Dealing with sickle cell disease together

Ky’lanii Gambrell is a typical spunky 3-year-old girl. She enjoys playing with her dolls, running around the park, and spending time with her mother and grandmother. As healthy as she looks, it is hard to imagine that less than two months ago her family sat at her bedside while she fought for her life in the Prisma Health Children’s Hospital–Upstate Pediatric Intensive Care Unit (PICU).

Ky’lanii has sickle cell disease (SCD), an inherited disorder of the red blood cells that results in shape change and blockage of the critical flow of blood and oxygen when the cells become stressed by infection, temperature change and other factors. Children with SCD are at increased risk of severe infection from certain viruses and bacteria that are much more easily tolerated by children without the disorder.

Ky’lanii developed a viral infection that resulted in a shutdown of the production of her red blood cells in the bone marrow. She was active and playful one day and then a week later her hemoglobin was so low that her heart could not keep up with the demands of her body. She experienced a cardiac arrest and required support with blood transfusions and a breathing machine while in the PICU. After spending two weeks in the hospital, she miraculously made a full recovery.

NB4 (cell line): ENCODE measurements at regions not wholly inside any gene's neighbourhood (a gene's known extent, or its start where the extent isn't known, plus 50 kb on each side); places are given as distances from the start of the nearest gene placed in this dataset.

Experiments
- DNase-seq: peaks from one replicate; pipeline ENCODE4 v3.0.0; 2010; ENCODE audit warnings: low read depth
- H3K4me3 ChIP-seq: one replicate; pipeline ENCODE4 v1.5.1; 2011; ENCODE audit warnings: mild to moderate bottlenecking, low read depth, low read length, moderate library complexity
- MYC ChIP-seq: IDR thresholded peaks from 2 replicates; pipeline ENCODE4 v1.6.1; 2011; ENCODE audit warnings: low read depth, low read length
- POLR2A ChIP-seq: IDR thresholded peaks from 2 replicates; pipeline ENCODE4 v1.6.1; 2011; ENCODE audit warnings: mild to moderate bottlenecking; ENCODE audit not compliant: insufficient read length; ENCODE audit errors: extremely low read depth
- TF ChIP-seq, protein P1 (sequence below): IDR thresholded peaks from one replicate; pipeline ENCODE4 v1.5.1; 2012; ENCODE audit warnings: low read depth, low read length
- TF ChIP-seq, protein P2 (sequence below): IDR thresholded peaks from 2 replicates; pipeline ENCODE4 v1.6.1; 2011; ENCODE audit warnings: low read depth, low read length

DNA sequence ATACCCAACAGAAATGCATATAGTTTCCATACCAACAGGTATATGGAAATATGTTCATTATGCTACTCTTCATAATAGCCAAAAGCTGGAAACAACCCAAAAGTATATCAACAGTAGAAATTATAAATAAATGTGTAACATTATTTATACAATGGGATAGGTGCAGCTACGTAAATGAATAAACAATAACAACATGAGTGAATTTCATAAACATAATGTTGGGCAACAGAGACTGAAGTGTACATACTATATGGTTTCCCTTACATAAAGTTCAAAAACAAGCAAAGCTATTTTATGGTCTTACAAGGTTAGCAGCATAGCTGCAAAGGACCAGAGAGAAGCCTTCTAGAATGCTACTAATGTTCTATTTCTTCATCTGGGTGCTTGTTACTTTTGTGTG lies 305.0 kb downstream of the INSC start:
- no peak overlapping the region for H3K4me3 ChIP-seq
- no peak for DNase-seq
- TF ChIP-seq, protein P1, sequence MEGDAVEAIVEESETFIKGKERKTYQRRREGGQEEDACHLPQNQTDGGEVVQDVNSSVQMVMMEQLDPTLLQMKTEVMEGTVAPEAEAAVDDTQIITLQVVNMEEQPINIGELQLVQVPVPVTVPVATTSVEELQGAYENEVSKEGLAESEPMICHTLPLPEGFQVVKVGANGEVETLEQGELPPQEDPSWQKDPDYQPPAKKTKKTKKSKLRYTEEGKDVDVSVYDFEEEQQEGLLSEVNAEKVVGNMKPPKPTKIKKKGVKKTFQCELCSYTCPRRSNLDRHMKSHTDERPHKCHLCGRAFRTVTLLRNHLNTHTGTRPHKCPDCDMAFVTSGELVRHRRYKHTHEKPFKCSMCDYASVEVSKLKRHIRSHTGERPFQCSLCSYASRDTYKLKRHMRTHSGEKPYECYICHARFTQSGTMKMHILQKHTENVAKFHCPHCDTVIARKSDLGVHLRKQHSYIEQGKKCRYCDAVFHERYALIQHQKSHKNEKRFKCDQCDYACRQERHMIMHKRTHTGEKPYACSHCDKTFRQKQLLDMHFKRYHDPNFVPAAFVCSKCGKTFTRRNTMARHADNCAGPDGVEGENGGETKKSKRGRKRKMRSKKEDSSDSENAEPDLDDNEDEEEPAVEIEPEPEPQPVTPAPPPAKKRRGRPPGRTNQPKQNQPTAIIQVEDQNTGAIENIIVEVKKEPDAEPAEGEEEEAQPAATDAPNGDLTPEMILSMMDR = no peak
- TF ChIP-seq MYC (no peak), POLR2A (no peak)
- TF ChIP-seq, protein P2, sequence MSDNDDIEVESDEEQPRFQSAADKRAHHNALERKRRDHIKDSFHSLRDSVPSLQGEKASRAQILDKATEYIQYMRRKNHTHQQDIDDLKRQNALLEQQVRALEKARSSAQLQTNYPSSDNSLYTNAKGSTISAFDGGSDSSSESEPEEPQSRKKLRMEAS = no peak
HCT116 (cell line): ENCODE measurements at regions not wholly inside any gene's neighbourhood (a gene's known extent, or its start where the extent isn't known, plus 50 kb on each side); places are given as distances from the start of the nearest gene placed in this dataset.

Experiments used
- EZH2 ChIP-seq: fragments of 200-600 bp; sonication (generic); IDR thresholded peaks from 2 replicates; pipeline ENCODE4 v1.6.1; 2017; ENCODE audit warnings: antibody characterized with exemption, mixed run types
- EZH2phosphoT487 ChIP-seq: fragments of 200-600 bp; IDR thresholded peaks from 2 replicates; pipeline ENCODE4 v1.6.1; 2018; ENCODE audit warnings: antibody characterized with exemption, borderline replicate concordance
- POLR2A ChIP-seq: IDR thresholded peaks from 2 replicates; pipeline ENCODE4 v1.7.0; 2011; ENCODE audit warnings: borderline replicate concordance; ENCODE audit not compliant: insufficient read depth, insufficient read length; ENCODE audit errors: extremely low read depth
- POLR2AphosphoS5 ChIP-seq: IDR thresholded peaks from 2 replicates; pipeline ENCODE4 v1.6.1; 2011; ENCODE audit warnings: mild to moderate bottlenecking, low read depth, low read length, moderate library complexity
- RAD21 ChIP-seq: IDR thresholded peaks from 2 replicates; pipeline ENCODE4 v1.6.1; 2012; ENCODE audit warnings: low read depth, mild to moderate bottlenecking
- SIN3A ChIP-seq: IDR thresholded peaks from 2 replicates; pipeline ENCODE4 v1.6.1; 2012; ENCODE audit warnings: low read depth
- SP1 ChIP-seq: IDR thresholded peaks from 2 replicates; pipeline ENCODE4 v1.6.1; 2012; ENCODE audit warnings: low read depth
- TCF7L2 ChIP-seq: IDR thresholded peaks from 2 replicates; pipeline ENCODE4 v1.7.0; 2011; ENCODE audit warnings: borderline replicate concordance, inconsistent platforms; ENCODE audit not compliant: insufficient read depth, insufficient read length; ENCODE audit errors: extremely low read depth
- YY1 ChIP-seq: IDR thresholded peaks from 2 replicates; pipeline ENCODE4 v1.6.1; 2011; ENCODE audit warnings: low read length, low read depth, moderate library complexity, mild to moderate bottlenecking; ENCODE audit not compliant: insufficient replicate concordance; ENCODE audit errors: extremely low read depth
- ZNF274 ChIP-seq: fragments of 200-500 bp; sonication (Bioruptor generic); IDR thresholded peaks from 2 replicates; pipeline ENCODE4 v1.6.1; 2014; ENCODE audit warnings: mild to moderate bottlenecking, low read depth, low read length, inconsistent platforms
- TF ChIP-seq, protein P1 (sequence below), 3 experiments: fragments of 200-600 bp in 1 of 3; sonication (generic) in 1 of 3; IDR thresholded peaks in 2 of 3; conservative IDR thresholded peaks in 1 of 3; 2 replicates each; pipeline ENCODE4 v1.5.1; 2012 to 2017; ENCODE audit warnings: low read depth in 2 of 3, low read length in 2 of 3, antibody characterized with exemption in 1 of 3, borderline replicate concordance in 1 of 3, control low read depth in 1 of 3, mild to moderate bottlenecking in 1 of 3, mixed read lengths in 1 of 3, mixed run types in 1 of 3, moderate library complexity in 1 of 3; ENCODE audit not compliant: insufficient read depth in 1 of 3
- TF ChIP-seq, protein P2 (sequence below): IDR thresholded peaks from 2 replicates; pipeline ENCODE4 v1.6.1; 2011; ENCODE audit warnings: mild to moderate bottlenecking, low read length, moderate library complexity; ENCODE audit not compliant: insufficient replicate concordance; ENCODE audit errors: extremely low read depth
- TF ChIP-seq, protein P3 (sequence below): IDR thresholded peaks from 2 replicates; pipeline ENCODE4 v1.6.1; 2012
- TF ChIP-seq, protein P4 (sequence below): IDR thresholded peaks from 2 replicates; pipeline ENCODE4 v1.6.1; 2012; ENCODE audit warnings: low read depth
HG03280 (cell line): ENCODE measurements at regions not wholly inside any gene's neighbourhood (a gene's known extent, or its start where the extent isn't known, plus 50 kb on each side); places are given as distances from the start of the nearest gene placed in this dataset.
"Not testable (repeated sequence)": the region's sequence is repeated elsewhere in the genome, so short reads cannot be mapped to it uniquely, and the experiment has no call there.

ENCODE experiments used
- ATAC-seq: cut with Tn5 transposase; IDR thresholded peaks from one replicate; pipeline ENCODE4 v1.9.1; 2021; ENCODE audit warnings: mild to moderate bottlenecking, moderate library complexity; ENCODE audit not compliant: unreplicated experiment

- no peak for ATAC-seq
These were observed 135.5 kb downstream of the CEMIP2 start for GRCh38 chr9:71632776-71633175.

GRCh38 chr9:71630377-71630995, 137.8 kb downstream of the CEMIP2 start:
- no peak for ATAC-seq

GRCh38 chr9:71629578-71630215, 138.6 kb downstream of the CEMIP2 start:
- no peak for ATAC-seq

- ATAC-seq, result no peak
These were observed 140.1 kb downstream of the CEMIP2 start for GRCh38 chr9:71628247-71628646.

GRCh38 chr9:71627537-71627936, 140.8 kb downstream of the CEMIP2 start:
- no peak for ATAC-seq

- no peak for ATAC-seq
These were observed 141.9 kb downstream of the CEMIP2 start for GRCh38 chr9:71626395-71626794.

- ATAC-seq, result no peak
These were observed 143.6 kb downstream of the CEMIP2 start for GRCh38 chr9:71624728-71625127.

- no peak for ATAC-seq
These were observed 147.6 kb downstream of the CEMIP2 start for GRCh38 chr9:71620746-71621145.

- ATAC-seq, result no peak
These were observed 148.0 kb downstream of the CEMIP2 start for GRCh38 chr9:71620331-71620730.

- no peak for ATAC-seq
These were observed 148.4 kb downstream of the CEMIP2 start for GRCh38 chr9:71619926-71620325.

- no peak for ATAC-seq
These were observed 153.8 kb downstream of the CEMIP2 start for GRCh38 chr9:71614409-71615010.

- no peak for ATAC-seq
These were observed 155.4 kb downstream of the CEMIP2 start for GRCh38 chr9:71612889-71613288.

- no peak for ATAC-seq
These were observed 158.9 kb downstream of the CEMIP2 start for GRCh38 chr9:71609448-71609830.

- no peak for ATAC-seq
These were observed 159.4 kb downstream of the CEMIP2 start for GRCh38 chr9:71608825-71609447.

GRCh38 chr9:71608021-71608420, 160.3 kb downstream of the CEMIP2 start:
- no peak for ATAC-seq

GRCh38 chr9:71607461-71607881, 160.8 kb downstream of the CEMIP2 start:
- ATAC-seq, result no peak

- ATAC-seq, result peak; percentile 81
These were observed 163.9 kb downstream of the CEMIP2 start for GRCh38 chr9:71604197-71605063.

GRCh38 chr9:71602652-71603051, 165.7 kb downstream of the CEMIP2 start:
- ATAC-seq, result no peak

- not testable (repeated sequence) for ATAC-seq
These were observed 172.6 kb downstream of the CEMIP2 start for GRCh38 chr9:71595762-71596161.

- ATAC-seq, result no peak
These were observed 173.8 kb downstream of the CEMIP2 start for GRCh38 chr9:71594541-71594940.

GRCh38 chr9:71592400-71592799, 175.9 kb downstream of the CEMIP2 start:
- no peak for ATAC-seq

The Gambrell family has much to be thankful for this holiday season. They celebrated with other families dealing with SCD at the first annual Camp Crescent Family Day, an event organized by the Prisma Health Comprehensive Sickle Cell Disease program in conjunction with the Bradshaw Institute for Community Child Health and Advocacy and generously funded by Clement’s Kindness Fund for the Children. It was a chance for individuals with SCD of all ages and their families to come together for food and fellowship. The focus of the inaugural camp day was to develop a “family” within the SCD community, made up of patients, advocates and health care providers who are excited to bring a voice to a chronic illness. Camp Crescent Family Day not only gave the SCD community a chance to celebrate the individual victories like that of Ky’lanii over her recent infection, but also honored the ongoing fight of so many others in our community who are dealing with SCD.

This blog was written by Alan Anderson, MD. For more information about Prisma Health Children’s Hospital–Upstate, click here.

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